Back in the day of your grandparents, lives were culturally predetermined in many ways and everyone passed through most of the same layers of life. You went to high school, or if you were one of the lucky few, you went off to college, you left school, and then you started on your chosen career. This career was often your life’s work, whether you wished it to be or not, and you would usually stay with this career until you retired in your mid-50s, and then you spent your alleged golden years waiting to die, which usually happened about six years or so after retirement.
There were exceptions to this rule of course. There were many people from that generation who would drift from job to job always with the thought that the next one would be the big one where the big money or big opportunity came. Most of these people were eventually disappointed by each choice, but few realized there were no perfect jobs that would save them or that the failure they endured in each choice they made was their own fault, and not the fault of their current boss or company.
There were also many people from that era who would survive retirement, but over time the brave individuals who would think deeply about such things realized retiring so young was senseless and living a life where you were active, involved and useful was far more important than how much golf you could play or cards you could play.
The layers of life will be different for this generation and the options you have in life are far greater than those who have gone before you. Having even a simple model to think about might help your journey and help you understand that what worked for past generations may not work for you, leaving you to discover your own path in life.
Remember, no one has to experience these in any set order, and you might be the person who finds your own way in life by skipping a layer, but knowing these layers are out there and part of a typical person’s life experience will hopefully help you make better decisions for yourself.
All finding your passion means is find something that is important to you, something that has the potential to keep you in money during your life, and something that keeps you from being trapped doing work that is meaningless or boring. Passion is finding something you want to willingly give your undivided attention every day and the hours spent involved with what you love seem to be the best hours of your life. I found this in my own life through writing, reading, fitness and photography as hobbies and through my love of business as a way to keep myself fed.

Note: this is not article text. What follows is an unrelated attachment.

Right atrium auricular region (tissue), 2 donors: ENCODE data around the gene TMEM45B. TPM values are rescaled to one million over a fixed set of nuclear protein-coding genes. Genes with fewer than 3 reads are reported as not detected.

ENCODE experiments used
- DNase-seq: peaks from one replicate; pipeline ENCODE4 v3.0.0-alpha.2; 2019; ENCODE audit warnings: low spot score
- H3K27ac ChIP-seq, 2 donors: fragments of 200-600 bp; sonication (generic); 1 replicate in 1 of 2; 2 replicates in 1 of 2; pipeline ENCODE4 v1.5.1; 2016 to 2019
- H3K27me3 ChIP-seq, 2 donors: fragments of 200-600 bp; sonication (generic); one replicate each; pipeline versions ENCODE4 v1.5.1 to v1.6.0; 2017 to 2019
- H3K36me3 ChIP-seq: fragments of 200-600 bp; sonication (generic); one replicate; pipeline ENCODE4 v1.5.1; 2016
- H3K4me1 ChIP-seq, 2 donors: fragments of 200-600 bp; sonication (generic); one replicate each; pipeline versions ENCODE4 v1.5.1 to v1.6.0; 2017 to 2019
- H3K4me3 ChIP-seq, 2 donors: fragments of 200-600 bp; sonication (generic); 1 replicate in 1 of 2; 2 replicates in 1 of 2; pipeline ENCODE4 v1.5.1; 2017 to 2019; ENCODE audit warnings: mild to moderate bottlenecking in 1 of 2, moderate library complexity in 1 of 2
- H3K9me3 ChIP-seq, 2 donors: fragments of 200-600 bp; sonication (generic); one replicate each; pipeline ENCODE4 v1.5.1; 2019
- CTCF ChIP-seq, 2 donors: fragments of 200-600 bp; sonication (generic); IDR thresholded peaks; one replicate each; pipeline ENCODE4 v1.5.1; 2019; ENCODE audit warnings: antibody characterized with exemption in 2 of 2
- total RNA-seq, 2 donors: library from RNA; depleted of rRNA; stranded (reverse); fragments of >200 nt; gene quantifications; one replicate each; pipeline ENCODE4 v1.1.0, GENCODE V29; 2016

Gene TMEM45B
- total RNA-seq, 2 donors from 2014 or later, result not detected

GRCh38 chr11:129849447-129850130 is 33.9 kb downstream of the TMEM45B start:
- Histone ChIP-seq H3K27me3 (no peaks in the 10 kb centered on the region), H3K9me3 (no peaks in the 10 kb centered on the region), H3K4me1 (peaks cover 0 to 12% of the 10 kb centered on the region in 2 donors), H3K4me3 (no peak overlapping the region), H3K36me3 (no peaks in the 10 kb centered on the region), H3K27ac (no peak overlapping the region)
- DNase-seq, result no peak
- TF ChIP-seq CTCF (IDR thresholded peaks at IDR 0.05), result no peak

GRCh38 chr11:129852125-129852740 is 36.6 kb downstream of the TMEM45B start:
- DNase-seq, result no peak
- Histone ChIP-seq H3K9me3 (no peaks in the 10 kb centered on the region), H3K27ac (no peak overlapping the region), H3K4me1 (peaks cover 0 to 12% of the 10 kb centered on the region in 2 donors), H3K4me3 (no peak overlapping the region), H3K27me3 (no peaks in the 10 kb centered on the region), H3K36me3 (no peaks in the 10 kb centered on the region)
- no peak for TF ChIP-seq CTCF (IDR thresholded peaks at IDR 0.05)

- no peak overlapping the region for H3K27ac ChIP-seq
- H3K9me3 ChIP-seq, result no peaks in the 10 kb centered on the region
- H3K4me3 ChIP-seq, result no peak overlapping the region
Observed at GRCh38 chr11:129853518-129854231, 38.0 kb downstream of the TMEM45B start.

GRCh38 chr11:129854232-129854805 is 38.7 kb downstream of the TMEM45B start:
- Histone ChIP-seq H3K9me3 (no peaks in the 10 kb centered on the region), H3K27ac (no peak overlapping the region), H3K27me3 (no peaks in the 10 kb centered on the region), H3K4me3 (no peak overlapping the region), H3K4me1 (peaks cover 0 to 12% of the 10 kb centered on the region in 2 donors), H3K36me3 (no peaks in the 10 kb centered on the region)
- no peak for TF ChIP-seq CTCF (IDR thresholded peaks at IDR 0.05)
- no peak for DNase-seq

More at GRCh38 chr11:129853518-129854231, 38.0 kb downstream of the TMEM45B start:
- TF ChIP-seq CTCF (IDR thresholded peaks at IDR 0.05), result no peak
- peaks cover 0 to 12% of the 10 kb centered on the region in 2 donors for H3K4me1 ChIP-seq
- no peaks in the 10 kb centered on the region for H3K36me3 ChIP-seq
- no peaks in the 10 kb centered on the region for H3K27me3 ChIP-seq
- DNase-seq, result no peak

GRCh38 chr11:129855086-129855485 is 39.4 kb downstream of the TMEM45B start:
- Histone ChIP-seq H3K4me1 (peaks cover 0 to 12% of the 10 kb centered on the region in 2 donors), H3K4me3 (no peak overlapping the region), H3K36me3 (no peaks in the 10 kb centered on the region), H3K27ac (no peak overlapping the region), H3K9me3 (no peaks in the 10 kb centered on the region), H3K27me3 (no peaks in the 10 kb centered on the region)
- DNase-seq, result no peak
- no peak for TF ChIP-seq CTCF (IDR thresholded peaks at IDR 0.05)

I have been a business consultant and coach for 37 years, and I can truthfully say I never worked a day in my life. Every day I was able to get up and do what I wanted, help someone who needed my guidance and direction, and through these things was able to make enough money to do the things important to me without ever being dependent on anyone else financially. I hope everyone who reads this will find this passion in your own life, and I hope you always find a way to live within yourself.
In the fitness industry, we mostly ignore our history and in many cases actually deny who we have been and where we came from since so many of the accepted "leaders” in our business or nothing more than first generation crooks.
Attend any of the secondary tradeshows and you will always find the old guy in the overdone suit with a posse of young guys in cheaper versions making the rounds. This old guy used to be someone, once had a chain of health clubs but sold them all off to the next big chain, and now has a few left that feeds his ego.
What we forget here is that this legend in his own mind also sold thousands of high-pressure memberships, provided no customer service, treated members badly and lived for the gross sales number. He used to be someone all right, but in the worst possible way you can be remembered in this industry: as a thief and as an unethical person who raped and pillaged his way through a 30 year career.